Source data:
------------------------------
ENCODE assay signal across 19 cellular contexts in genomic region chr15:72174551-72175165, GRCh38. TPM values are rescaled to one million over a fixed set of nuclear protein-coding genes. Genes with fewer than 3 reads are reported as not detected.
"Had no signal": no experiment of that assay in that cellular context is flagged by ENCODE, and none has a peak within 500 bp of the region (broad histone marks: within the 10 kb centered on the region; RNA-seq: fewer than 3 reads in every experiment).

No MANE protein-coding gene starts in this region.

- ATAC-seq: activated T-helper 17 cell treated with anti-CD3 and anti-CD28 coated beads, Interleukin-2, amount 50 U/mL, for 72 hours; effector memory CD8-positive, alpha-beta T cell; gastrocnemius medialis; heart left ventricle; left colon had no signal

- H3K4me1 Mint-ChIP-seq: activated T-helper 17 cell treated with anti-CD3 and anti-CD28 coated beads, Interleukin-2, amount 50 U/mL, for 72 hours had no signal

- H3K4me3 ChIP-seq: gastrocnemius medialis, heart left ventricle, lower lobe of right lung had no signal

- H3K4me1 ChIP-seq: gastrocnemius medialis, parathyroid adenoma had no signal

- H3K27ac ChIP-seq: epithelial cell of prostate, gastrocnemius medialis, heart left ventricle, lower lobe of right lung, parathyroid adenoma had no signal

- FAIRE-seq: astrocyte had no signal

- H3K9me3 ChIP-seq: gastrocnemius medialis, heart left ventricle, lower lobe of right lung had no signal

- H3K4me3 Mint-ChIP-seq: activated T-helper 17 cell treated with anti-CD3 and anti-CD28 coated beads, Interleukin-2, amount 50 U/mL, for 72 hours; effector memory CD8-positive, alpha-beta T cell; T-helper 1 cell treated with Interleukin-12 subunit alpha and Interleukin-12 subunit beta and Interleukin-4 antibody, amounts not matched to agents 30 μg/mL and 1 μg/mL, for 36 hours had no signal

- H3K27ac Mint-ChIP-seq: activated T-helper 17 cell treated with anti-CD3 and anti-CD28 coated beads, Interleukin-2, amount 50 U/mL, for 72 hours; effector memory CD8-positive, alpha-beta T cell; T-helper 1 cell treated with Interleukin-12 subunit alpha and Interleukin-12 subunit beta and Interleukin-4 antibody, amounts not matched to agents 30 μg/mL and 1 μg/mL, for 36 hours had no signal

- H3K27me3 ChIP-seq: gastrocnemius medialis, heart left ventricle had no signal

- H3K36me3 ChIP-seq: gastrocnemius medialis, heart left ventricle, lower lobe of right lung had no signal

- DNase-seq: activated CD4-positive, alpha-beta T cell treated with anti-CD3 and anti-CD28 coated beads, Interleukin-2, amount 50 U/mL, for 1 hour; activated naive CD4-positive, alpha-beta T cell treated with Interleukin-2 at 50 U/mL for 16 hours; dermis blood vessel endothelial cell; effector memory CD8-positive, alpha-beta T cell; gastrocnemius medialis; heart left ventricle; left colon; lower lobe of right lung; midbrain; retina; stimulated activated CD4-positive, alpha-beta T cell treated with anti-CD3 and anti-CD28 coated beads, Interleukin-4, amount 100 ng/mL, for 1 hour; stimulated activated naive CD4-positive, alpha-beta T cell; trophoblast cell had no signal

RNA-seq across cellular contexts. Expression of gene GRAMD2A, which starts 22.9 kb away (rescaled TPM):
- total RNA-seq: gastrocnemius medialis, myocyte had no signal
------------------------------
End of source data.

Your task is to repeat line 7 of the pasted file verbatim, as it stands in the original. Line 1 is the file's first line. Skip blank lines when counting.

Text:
- H3K4me1 ChIP-seq: gastrocnemius medialis, parathyroid adenoma had no signal